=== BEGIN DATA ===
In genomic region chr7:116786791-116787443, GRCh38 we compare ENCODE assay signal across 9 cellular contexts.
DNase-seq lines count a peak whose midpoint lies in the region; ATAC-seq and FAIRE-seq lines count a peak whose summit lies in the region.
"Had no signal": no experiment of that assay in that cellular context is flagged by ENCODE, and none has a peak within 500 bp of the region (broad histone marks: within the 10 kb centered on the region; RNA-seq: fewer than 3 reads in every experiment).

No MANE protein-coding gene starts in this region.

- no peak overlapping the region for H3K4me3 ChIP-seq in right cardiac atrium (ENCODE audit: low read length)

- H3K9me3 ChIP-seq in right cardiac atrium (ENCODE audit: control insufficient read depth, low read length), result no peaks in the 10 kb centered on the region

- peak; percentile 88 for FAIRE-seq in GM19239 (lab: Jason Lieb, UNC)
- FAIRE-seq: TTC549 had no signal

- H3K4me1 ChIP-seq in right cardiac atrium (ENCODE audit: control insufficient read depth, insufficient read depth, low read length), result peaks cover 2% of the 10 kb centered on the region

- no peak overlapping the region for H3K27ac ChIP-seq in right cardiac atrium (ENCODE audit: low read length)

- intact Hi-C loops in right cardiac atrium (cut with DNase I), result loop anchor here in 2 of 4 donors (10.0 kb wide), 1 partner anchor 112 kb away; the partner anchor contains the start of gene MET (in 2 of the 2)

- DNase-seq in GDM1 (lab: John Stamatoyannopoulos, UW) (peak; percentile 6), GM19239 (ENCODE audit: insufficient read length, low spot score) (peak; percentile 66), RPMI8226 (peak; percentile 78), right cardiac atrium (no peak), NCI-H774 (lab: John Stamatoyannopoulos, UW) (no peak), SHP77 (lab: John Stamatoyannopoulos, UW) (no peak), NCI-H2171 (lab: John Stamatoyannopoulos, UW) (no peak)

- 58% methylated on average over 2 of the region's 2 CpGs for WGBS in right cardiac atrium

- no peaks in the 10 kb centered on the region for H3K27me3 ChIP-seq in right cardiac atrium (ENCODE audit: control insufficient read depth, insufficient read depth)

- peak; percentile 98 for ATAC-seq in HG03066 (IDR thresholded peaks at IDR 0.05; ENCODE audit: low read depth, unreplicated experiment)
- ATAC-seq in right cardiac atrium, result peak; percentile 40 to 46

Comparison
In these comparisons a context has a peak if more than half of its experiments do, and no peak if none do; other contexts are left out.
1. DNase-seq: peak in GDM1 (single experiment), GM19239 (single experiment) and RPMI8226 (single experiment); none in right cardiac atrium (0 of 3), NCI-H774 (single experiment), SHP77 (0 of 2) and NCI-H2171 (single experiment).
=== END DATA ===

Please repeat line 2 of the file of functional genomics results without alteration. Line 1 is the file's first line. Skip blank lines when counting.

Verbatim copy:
DNase-seq lines count a peak whose midpoint lies in the region; ATAC-seq and FAIRE-seq lines count a peak whose summit lies in the region.